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Google Delays Authors Guild Case

David A. Utter
Staff Writer
Published: 2006-10-20

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Motions for summary judgments in Authors Guild v Google have been delayed at Google's request, and will not be filed until January 2008.

Even though the six-month delay noted by Steve Bryant at Google Watch works in Google's favor, it isn't a change that alarmed the Authors Guild. The wheels of justice turn slowly, especially for those used to the wicked pace of developments in the technology world:

Unfortunately for all you legal conspiracy theorists out there, the Authors Guild says Google isn't trying to outspend them in the courtroom and make litigation too expensive. Paul Aiken, executive director of the AG, said the scheduling change was fairly typical for large cases such as this, which tend to drag on. He also said the Authors Guild agreed to this change, and it wasn't something they fought to avoid.

Search Views also commented on the case, and noted how the process for a pair of lawsuits against Google over its book scanning activities has been consolidated:

Finally, a legal battle that's been brewing for over two years came to the surface once again - a US District Judge has consolidated two Google Books cases into one, to "streamline the process". This precedence could lead to a mass collection of similar cases, allowing for "just one discovery phase" and much faster results.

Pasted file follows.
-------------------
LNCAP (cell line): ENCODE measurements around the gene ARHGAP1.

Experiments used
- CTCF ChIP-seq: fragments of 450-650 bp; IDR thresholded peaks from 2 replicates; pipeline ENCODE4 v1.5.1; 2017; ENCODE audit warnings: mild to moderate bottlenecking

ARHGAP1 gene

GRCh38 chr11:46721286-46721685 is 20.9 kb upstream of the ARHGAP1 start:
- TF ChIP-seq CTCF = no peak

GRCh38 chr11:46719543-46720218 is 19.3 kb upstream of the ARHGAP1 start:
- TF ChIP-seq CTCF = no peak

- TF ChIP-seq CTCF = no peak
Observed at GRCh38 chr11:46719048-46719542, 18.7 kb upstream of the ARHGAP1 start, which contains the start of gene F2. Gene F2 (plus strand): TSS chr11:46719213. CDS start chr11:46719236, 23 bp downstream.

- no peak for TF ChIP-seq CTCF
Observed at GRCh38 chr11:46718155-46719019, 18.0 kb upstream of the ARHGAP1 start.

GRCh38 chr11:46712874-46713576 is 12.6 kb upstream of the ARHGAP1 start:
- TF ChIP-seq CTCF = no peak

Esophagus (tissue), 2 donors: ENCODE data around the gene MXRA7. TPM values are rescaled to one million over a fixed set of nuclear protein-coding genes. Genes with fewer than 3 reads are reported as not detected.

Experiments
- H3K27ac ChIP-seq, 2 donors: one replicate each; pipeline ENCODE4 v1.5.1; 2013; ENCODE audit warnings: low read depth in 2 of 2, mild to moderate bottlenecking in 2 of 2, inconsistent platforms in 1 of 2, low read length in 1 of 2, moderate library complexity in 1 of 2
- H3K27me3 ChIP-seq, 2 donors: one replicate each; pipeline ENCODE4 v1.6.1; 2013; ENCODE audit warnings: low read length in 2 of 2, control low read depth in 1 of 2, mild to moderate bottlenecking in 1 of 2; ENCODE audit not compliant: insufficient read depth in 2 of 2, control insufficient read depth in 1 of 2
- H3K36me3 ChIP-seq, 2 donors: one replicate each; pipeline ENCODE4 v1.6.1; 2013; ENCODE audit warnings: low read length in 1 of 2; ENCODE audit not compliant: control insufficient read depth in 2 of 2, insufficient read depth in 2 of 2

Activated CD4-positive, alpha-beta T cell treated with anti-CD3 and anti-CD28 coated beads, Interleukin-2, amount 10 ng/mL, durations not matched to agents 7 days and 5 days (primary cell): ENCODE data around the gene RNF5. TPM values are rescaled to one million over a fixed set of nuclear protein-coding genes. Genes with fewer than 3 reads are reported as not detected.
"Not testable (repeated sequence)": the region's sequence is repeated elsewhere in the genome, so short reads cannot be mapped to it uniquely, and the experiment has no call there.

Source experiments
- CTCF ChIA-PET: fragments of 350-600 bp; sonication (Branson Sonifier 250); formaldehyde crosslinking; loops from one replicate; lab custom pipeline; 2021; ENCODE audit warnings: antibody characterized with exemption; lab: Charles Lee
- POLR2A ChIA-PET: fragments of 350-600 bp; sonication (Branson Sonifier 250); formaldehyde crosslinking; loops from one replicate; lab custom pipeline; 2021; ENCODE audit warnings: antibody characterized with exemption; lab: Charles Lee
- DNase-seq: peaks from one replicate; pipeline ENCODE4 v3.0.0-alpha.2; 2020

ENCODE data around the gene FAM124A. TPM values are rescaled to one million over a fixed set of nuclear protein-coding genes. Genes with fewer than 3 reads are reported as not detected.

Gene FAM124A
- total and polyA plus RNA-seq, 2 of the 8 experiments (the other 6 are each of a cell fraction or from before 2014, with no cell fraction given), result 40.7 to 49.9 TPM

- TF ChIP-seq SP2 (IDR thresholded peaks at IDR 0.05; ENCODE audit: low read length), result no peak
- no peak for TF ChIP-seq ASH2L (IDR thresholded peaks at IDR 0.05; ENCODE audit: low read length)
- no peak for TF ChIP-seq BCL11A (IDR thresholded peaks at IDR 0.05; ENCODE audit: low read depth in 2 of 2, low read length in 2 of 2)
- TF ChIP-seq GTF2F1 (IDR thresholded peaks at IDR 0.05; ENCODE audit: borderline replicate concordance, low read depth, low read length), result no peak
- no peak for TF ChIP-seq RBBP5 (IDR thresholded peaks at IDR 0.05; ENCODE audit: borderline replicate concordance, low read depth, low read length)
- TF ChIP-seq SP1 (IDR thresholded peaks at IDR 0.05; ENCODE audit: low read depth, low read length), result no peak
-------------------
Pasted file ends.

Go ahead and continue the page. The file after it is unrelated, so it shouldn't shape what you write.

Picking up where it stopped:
MarketWatch noted the consolidation took place on October 12th, and it puts the authors and publishers battling Google together in the courtroom:

Without consolidation, each case would have undergone its own discovery process. Now there'll just be one discovery phase to determine what's to be presented in both cases, with publishers and authors teaming up.

Sprizzo's streamlining was inevitable because the authors and publishers accuse Google of virtually the same thing, and plan to use the same kind of evidence.

Complaints about Google damaging book sales have started to ring hollow. Publishers have been seeing sales from their backlists and cited Google as driving increased sales of titles to their businesses.


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About the Author:
David Utter is a staff writer for WebProNews covering technology and business.

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